Ovarian cysts may occasionally be present during pregnancy. One of the main reasons for performing an internal examination at the beginning of a pregnancy is to ensure that the ovaries are normal as well as the uterus, vagina and the structure of the bony pelvis.
The ovaries always develop small cysts (up to 2 cm. in diameter) during pregnancy and these are of no consequence. The corpus luteum also enlarges the ovary and may sometimes become cystic. Occasionally, however, a large ovarian cyst measuring several centimetres in diameter is found in early pregnancy. When a cyst of this size is discovered it is generally removed at the first reasonable opportunity. Because the cyst may be situated in the same ovary as the corpus luteum, and damage to the corpus luteum may cause miscarriage, the removal of the cyst by operation is usually deferred until after the end of the 14th week of pregnancy. By this time the placenta has taken over the hormone-producing functions of the corpus luteum. After the ovarian cysts are surgically removed the ovary is reconstructed so that it will again function normally.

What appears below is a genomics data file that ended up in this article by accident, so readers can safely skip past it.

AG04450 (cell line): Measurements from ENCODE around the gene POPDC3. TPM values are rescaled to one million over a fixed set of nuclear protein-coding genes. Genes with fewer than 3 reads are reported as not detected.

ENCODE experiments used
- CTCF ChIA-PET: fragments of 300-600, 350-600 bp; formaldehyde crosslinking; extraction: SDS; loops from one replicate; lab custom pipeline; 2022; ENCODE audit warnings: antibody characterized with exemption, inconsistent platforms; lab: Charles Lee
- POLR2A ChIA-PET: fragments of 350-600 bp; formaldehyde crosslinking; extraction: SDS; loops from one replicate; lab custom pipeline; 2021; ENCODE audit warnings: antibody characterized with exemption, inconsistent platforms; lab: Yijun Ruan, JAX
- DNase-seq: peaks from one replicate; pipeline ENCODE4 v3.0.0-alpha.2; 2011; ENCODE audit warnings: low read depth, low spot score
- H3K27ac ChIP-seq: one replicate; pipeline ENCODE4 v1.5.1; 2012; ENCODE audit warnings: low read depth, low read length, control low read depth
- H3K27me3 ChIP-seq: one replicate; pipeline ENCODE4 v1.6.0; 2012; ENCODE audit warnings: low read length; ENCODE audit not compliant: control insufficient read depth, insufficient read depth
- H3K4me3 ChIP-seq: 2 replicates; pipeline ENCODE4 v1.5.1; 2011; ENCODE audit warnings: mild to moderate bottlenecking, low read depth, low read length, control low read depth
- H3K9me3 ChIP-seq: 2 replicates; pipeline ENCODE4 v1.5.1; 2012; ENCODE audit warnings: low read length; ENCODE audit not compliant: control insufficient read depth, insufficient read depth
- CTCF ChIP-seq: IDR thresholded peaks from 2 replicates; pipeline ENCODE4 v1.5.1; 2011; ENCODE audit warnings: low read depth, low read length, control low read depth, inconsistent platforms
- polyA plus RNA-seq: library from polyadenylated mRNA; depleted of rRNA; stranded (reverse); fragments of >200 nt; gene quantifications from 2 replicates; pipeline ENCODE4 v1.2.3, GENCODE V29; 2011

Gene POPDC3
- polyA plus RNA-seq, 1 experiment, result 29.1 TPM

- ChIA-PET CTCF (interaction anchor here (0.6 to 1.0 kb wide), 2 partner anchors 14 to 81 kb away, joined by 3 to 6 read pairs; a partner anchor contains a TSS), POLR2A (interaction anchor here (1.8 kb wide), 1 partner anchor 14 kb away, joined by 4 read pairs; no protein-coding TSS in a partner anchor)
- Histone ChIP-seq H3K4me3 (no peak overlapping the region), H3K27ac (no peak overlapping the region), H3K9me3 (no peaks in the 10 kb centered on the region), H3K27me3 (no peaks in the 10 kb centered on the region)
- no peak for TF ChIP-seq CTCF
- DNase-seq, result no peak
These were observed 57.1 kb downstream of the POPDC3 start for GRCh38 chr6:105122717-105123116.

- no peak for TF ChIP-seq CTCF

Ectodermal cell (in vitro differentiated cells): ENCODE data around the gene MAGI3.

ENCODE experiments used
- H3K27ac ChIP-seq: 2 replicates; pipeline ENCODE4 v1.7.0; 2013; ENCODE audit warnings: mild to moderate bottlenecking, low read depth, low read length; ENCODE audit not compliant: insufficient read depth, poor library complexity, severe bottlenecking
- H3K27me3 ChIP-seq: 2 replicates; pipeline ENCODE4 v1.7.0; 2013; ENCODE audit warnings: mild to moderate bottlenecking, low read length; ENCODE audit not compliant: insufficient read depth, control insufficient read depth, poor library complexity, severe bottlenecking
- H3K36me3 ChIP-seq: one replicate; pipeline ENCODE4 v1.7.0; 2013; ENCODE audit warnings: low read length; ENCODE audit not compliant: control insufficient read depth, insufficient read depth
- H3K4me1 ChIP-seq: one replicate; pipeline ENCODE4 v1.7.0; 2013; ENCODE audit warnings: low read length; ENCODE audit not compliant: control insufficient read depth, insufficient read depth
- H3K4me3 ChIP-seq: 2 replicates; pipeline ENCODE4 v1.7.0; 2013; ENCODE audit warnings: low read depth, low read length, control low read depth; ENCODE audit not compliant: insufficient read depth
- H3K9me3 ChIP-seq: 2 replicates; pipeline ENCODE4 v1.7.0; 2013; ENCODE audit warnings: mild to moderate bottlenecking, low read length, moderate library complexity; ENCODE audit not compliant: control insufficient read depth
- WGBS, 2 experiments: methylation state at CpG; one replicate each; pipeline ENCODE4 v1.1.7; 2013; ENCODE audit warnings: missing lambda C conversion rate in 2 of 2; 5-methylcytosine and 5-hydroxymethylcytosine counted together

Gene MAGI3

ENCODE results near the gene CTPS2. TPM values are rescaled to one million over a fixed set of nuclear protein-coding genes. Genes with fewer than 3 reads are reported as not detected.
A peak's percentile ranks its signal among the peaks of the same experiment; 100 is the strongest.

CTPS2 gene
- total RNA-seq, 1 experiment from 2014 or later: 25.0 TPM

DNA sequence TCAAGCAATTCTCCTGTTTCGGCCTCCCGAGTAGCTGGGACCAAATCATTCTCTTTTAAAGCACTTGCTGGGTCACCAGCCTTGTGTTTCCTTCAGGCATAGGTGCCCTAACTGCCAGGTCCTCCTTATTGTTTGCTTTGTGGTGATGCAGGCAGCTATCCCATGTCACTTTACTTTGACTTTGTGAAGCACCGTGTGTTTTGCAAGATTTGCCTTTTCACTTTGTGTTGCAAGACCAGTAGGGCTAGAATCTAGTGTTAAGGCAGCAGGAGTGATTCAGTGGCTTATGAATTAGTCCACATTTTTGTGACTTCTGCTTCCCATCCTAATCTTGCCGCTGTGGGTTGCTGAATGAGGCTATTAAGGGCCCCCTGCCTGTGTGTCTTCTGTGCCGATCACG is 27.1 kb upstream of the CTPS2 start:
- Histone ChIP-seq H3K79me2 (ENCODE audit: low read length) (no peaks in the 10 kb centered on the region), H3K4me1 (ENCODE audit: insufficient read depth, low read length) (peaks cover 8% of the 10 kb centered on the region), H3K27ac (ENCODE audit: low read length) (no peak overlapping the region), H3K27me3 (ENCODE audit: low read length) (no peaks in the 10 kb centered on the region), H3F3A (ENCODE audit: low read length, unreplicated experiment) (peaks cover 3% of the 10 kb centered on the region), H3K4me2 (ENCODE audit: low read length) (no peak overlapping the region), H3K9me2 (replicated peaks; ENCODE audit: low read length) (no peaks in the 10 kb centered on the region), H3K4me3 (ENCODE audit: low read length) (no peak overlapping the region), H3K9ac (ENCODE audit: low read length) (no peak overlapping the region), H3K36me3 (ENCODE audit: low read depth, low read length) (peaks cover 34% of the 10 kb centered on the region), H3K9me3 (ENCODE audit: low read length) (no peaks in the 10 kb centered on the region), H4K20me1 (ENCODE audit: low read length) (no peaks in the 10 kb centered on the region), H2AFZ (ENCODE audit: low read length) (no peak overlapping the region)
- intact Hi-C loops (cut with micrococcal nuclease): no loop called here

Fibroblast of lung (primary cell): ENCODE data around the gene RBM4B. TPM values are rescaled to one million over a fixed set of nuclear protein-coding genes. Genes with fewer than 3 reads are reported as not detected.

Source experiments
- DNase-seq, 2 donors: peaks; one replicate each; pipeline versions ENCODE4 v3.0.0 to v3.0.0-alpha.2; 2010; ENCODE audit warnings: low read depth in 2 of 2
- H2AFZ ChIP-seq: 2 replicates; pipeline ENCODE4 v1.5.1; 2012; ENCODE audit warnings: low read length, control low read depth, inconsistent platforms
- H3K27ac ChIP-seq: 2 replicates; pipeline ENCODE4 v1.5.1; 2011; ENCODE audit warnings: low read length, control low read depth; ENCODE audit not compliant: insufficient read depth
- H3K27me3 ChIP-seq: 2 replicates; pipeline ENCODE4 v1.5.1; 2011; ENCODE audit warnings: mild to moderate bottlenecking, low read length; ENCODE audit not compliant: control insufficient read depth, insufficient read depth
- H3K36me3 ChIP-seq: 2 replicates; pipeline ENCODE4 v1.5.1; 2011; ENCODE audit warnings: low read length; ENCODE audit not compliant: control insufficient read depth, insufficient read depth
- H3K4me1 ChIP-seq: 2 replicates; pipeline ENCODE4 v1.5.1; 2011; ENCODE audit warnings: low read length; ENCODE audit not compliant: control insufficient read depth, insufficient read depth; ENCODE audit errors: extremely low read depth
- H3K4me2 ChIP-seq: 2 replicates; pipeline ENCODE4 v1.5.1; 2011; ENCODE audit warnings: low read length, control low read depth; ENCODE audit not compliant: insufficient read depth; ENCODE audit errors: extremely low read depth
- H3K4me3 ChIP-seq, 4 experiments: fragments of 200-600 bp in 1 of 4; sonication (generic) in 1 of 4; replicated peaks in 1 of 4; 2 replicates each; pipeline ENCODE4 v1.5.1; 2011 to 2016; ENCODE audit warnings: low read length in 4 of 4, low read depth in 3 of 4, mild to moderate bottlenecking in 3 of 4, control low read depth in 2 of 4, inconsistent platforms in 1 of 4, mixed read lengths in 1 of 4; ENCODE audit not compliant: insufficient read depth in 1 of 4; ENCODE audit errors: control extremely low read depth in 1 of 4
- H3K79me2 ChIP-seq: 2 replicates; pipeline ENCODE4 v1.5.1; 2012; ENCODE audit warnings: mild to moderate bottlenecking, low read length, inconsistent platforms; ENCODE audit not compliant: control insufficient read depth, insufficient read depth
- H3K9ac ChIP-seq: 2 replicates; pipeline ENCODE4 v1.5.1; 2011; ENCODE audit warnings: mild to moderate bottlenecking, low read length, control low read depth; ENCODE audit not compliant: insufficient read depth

Operation is advisable because ovarian cysts may undergo twisting or torsion, and if this happens later in pregnancy not only is the operation extremely difficult, but the woman might rapidly become very seriously ill before it could be performed.
There is always a possibility that an operation for the removal of an ovarian cyst during pregnancy will precipitate a miscarriage. This does not often happen but it is a chance that has to be taken and is a much smaller risk to the woman and her baby than the danger of the cyst twisting at a later stage of the pregnancy.